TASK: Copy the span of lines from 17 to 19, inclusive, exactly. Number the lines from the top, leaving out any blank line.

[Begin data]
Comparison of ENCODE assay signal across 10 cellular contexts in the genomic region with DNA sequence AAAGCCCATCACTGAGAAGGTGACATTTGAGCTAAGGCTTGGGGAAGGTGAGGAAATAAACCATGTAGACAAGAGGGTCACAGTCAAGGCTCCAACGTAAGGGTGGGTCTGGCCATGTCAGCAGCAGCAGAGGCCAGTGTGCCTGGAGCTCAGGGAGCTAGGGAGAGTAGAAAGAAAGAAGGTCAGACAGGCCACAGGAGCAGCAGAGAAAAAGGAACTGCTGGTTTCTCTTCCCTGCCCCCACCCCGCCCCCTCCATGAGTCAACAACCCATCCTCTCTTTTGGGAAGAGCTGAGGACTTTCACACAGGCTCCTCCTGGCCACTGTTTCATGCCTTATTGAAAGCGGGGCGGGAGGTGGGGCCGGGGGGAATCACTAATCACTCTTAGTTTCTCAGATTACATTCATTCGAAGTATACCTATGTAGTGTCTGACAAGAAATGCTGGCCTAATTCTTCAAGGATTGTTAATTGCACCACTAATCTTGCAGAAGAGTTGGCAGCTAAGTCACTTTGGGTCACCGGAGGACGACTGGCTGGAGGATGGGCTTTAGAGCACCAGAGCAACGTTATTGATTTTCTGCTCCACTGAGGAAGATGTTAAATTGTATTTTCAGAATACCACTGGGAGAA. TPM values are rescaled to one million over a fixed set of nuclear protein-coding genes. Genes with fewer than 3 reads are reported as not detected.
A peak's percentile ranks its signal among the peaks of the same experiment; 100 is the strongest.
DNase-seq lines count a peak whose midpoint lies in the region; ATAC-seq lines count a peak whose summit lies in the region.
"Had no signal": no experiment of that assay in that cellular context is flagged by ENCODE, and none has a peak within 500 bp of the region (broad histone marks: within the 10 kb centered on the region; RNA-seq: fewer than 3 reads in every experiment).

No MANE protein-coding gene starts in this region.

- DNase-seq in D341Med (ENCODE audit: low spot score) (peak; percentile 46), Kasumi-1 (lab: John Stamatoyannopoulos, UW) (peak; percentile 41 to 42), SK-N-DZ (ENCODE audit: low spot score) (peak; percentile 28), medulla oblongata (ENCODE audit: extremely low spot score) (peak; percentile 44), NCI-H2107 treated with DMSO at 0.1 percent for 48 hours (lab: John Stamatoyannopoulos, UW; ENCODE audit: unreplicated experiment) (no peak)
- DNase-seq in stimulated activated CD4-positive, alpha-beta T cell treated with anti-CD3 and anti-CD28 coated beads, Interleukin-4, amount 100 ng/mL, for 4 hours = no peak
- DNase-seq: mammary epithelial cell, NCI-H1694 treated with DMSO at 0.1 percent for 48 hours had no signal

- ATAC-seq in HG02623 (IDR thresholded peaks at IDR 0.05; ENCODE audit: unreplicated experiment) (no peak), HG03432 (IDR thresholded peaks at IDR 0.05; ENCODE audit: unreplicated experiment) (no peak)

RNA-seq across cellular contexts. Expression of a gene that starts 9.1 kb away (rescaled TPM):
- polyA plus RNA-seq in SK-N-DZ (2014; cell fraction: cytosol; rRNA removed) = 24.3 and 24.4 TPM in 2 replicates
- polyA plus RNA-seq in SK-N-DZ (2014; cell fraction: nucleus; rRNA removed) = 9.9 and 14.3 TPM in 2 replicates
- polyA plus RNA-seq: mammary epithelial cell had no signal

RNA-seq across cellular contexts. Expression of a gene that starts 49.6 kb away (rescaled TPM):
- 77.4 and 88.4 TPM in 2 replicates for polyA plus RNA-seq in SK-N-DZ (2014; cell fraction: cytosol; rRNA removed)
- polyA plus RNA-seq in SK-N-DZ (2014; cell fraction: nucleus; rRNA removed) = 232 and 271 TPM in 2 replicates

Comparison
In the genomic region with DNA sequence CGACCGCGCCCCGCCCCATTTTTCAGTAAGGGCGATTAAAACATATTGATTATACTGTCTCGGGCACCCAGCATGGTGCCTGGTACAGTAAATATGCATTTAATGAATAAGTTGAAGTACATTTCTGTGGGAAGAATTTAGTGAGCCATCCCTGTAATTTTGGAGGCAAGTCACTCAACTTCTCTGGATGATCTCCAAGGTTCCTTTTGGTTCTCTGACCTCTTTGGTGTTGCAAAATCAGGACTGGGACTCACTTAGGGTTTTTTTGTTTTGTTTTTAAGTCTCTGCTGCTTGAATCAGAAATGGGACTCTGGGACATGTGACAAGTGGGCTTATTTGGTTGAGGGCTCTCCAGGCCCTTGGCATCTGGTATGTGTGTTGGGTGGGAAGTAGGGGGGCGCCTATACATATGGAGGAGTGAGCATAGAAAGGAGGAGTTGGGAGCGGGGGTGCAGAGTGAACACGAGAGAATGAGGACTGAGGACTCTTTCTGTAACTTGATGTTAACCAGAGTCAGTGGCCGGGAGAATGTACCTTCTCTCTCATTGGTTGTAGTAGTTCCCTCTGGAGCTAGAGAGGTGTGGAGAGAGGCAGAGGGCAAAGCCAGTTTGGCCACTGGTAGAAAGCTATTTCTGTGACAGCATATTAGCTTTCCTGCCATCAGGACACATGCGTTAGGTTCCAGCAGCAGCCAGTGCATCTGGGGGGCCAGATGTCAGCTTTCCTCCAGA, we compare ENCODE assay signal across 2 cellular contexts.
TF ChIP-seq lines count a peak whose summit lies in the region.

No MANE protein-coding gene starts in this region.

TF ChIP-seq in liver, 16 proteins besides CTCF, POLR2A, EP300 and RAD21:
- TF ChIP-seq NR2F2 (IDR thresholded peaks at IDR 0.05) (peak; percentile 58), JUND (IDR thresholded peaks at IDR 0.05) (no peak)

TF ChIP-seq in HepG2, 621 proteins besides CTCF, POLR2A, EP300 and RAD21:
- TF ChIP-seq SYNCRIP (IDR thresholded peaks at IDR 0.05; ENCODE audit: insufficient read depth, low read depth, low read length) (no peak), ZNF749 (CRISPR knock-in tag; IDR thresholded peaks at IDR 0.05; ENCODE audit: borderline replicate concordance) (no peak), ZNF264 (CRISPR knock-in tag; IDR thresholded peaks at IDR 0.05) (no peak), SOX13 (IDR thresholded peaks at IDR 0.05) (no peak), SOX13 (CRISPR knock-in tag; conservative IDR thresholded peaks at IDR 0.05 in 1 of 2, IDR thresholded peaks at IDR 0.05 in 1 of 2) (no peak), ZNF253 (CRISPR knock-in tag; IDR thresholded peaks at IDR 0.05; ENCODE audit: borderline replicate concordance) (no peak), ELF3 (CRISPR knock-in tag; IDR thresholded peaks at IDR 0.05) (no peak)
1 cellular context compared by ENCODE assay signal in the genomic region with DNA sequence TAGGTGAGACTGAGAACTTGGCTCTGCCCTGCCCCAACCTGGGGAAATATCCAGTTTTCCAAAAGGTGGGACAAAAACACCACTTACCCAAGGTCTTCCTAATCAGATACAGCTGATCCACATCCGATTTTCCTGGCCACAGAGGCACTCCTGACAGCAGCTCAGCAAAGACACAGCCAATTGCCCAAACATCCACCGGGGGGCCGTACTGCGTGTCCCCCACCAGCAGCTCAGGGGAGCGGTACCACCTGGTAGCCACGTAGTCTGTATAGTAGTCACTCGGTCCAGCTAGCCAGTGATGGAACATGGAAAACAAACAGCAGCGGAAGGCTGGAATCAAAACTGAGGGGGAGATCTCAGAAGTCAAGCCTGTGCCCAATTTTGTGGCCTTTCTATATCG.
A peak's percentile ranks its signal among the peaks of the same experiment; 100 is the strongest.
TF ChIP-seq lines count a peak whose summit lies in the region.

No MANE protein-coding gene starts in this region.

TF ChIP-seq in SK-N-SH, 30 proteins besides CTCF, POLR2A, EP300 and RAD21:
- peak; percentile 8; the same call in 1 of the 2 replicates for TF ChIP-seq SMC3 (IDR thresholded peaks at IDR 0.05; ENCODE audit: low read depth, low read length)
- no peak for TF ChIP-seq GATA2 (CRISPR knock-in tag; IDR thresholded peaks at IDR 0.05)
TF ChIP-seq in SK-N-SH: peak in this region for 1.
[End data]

Comparison
In the genomic region with DNA sequence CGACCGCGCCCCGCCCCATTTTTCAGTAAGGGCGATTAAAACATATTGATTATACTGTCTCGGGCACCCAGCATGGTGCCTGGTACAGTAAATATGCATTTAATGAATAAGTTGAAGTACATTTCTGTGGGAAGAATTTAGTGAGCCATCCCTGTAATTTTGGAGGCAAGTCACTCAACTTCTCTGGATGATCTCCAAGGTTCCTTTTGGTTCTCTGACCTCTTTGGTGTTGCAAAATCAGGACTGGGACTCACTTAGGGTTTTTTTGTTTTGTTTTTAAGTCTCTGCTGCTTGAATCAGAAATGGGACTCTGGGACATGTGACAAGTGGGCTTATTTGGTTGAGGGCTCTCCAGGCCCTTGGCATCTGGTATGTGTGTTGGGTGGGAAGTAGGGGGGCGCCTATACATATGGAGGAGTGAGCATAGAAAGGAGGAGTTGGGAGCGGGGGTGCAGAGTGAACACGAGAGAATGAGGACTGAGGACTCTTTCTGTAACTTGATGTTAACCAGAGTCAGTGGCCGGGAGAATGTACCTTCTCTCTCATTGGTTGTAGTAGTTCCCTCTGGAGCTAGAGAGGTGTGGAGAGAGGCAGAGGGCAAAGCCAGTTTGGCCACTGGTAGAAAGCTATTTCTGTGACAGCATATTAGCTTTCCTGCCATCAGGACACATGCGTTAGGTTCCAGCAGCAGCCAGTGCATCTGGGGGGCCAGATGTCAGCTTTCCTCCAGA, we compare ENCODE assay signal across 2 cellular contexts.
TF ChIP-seq lines count a peak whose summit lies in the region.